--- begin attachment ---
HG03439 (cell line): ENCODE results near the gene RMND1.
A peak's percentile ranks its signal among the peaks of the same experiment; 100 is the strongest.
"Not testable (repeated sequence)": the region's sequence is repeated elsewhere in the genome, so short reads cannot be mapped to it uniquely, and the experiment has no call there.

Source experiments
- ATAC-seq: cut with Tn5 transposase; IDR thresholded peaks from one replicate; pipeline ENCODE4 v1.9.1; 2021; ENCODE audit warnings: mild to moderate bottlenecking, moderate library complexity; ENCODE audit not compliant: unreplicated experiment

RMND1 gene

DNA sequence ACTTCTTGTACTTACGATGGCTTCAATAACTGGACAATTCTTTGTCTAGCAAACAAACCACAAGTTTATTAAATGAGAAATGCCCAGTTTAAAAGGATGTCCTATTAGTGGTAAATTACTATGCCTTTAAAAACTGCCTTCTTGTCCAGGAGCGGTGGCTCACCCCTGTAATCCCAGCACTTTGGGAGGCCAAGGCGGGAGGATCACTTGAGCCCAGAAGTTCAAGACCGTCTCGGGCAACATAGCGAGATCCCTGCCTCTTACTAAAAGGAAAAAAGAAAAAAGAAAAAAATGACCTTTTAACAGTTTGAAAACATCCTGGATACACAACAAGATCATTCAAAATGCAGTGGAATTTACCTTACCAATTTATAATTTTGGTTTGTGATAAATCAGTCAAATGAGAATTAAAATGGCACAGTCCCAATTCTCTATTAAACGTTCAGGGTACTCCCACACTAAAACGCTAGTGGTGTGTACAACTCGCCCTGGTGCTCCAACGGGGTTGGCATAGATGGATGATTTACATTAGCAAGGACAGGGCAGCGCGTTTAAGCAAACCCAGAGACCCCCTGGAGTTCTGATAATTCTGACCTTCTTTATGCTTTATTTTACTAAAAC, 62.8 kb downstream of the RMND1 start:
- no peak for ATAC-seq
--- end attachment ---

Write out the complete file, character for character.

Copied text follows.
HG03439 (cell line): ENCODE results near the gene RMND1.
A peak's percentile ranks its signal among the peaks of the same experiment; 100 is the strongest.
"Not testable (repeated sequence)": the region's sequence is repeated elsewhere in the genome, so short reads cannot be mapped to it uniquely, and the experiment has no call there.

Source experiments
- ATAC-seq: cut with Tn5 transposase; IDR thresholded peaks from one replicate; pipeline ENCODE4 v1.9.1; 2021; ENCODE audit warnings: mild to moderate bottlenecking, moderate library complexity; ENCODE audit not compliant: unreplicated experiment

RMND1 gene

DNA sequence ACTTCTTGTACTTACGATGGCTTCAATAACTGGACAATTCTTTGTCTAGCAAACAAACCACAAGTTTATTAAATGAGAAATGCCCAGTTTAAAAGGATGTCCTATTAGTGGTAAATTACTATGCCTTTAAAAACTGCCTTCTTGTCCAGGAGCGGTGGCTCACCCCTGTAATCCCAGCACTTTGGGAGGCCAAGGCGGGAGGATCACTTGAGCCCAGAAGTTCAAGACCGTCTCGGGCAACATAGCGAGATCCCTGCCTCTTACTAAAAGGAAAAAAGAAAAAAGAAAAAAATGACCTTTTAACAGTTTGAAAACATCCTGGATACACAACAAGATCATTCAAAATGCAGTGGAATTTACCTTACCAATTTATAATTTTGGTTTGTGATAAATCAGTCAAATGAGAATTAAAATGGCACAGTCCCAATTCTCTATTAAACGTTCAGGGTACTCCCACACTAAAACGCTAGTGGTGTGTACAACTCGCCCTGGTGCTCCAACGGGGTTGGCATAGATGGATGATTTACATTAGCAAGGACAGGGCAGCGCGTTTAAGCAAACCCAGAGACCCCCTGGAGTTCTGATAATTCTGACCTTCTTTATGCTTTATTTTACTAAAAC, 62.8 kb downstream of the RMND1 start:
- no peak for ATAC-seq